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I want to express an exception and don't know which sentence would be appropriate. I want to say that I just wasn't able to do it today, but I am able to do it normally. Which of the following sentences has got this meaning; or are there better ways to say this?

(I guess some of these sentences actually mean the opposite, I am not able to do it, as always.)

  • いつものように出来ない
  • いつもみたいに出来ない
  • いつも通りに出来ない

Or maybe one of these sentences?

  • いつものようには出来ない
  • いつもみたいには出来ない
  • いつも通りには出来ない

I guess that いつも通りに(は)出来ない is alright, but I am not certain. Also, maybe these sentences in the past tense would make it easier, but I wanted to try it with the present tense.

Also, adding a 今日は to the sentences could make it easier, too, I guess.

  • 2
    How about using a counterfactual: いつもならできるのに!😫 – broccoli forest Mar 9 '15 at 10:37
  • Yeah, I'm aware of this and would use exact the same to clarify, what I mean, but for this question, I was wondering, how to do it without :) Thanks! – dinogeist Mar 9 '15 at 11:42
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Your first set of three sentences without 「は」 used in them could mean two very different things. This represents one of the soft spots of informal Japanese today.

1) "I am being unable do it (today) as good as I usually do." Today is an exception.

2) "As usual, I could not do it (today)." Today is no exception.

By adding 「は」 as you did in your second set of three sentences, the semantic ambiguity instantly disappears and the sentences can now mean only one thing:

"I am being unable to do it (today) as good as I usually do."

One can easily (and naturally) express the same idea by adding 「に[限]{かぎ}って」:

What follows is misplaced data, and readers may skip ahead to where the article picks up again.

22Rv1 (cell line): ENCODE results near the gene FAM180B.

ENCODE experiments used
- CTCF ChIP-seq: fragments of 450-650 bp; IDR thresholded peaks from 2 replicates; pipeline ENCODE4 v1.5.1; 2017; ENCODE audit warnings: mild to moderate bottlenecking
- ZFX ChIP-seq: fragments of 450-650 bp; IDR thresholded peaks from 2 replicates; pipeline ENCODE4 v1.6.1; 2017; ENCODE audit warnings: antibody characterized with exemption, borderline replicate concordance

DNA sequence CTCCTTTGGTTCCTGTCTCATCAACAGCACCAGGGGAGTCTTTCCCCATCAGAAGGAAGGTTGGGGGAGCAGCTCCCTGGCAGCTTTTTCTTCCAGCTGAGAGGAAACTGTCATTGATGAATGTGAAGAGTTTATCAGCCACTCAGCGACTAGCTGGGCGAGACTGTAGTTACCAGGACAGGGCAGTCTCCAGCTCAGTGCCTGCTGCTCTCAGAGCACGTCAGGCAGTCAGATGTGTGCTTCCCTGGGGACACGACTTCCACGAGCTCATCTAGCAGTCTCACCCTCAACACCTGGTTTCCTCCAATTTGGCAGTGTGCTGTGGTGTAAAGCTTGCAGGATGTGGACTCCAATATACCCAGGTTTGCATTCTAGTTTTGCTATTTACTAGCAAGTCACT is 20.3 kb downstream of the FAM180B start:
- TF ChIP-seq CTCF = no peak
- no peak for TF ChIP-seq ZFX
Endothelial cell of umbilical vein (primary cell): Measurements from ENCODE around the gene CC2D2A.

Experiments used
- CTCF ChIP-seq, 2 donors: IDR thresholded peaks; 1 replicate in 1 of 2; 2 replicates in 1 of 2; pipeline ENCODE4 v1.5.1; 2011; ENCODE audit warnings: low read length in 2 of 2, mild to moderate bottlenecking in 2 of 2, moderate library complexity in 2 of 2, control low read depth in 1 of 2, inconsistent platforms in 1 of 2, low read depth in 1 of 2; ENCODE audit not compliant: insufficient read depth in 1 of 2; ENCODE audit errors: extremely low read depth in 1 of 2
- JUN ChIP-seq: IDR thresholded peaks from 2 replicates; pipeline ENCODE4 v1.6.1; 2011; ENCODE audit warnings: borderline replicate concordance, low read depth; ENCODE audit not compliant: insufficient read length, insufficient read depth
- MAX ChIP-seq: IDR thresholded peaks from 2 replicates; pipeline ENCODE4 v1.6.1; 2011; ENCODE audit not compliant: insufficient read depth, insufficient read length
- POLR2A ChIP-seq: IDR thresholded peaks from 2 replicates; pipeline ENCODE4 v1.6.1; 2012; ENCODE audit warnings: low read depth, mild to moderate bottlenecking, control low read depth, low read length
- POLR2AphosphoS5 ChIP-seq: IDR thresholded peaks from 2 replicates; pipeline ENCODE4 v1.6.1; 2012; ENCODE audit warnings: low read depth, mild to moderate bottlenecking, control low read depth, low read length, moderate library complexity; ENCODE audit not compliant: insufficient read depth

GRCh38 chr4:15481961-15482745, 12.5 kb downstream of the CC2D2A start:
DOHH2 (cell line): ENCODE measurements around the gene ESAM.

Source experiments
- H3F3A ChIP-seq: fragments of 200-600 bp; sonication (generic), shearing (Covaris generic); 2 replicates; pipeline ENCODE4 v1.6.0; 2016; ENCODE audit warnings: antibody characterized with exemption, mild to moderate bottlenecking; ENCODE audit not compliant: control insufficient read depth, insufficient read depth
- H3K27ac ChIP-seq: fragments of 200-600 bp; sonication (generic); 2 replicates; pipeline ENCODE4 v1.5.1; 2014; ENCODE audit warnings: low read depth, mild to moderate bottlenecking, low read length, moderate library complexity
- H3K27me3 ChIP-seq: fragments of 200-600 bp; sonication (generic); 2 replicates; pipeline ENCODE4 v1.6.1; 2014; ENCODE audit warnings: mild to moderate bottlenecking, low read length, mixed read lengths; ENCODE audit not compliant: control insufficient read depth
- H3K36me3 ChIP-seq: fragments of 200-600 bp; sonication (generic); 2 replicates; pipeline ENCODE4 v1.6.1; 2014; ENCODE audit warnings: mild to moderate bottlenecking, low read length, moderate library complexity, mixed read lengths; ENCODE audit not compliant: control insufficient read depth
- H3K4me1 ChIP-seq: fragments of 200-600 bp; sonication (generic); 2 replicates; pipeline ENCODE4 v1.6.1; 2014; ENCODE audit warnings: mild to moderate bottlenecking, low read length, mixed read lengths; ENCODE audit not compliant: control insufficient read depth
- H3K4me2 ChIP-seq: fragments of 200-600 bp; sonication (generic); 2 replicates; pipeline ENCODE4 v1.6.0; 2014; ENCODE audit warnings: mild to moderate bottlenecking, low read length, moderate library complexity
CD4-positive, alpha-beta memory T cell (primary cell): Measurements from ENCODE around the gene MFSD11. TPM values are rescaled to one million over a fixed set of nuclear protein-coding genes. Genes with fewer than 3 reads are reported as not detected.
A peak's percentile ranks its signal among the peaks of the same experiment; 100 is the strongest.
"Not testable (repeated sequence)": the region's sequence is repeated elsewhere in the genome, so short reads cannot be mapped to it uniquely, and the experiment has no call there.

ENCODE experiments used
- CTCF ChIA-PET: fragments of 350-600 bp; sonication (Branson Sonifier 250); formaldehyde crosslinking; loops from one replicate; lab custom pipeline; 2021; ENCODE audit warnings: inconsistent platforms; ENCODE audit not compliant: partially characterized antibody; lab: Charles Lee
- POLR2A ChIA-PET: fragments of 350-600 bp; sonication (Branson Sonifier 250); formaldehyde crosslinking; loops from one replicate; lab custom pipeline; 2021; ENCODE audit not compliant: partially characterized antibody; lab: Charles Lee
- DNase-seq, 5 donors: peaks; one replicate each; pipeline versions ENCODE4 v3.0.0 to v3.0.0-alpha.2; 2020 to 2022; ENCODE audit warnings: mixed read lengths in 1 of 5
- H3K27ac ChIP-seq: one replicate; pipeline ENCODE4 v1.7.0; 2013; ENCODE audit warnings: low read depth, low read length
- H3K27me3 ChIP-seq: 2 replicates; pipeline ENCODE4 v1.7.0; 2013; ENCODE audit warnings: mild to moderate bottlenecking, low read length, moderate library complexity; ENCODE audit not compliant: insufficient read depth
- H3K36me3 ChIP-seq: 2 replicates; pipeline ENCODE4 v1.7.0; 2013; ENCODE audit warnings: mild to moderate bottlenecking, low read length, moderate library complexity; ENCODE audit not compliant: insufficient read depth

「[今日]{きょう}に[限]{かぎ}って、いつものように/いつもみたいに/いつも[通]{どお}りにできない。」

By using 「限って」, you can drop the 「は」.

(Lastly, it is officially 「できない」, not 「出来ない」.)

  • 2
    Thanks a lot! Btw, whats that officially your talking about for using できない? Would be great to know in which sense. I know, you don't use it in like 公式文書, but many japanese friends say, these rules are ridiculous. – dinogeist Mar 9 '15 at 13:09
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    I don't know why l'électeur said できない≠出来ない。 sanabo.com/gogen/ct_ta/te/dekiru Here it is simply put 出来ない is できない written in Kanji. – Kentaro Tomono Mar 9 '15 at 13:59
  • @KentaroTomono I've heard a lot of people say that 「出来×」 is OK for words like 出来上がり, 出来心, etc., but that it's incorrect for できる, よくできた, etc. I don't know if it's technically correct or if it even matters, but searching for 「できる 出来る 使い分け」 on Google shows that a lot of people think this (even though dictionaries seem to say otherwise). – gramblestown Mar 9 '15 at 18:49
  • Looks like --I-- was wrong. detail.chiebukuro.yahoo.co.jp/qa/question_detail/q1121523066 When we use them as verbs, adverbs, できる should be used.......uh, since in my entire life I really never doubted about it and have had no problem, but I apologize, 'électeur. Sorry. – Kentaro Tomono Mar 10 '15 at 0:11
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I have the feeling that even いつも通りに(は)出来ない risk being misinterpreted as meaning "I always cannot", and the phrase does not ring well to my ears.

First, bear in mind that the particle は in itself can express "exception", as in 今日はできません, where it's naturally interpreted this way. To emphasize on this particular occasion being an exception to the ordinary, I'd add だけ, as in 今度だけは行けません.

Other alternatives include いつもと違って, and possibly variations including のに.

EDIT: Also, note that straight-forward expressions are commonly avoided in Japanese. Rather than using 出来ません I'd suggest that rephrasing to きついです or similar might be appropriate where applicable. This should still be interpreted as meaning "not possible", even though the literal meaning is different.

  • Thanks! Of course the 今日は出来ません one is one, I would normally choose, but was wondering, if one of the above could be used, too. I like the idea of adding だけ, thanks. – dinogeist Mar 9 '15 at 11:46

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